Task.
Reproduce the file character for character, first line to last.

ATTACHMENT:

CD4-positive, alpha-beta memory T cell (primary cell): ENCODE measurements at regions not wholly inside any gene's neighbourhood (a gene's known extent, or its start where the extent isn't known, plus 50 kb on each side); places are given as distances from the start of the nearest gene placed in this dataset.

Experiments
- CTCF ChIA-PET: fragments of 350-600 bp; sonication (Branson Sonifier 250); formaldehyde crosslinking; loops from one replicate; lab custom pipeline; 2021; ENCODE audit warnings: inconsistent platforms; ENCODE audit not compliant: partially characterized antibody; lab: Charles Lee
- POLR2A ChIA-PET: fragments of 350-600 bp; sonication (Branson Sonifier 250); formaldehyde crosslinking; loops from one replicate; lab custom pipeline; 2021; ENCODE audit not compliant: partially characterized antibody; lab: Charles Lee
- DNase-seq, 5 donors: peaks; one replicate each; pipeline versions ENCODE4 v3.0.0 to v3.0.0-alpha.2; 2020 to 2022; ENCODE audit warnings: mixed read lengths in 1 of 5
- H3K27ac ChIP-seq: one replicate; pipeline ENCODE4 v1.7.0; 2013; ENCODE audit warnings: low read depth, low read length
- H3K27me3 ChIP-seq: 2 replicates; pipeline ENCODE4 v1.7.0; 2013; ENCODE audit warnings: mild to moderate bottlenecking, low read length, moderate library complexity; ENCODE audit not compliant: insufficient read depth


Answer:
CD4-positive, alpha-beta memory T cell (primary cell): ENCODE measurements at regions not wholly inside any gene's neighbourhood (a gene's known extent, or its start where the extent isn't known, plus 50 kb on each side); places are given as distances from the start of the nearest gene placed in this dataset.

Experiments
- CTCF ChIA-PET: fragments of 350-600 bp; sonication (Branson Sonifier 250); formaldehyde crosslinking; loops from one replicate; lab custom pipeline; 2021; ENCODE audit warnings: inconsistent platforms; ENCODE audit not compliant: partially characterized antibody; lab: Charles Lee
- POLR2A ChIA-PET: fragments of 350-600 bp; sonication (Branson Sonifier 250); formaldehyde crosslinking; loops from one replicate; lab custom pipeline; 2021; ENCODE audit not compliant: partially characterized antibody; lab: Charles Lee
- DNase-seq, 5 donors: peaks; one replicate each; pipeline versions ENCODE4 v3.0.0 to v3.0.0-alpha.2; 2020 to 2022; ENCODE audit warnings: mixed read lengths in 1 of 5
- H3K27ac ChIP-seq: one replicate; pipeline ENCODE4 v1.7.0; 2013; ENCODE audit warnings: low read depth, low read length
- H3K27me3 ChIP-seq: 2 replicates; pipeline ENCODE4 v1.7.0; 2013; ENCODE audit warnings: mild to moderate bottlenecking, low read length, moderate library complexity; ENCODE audit not compliant: insufficient read depth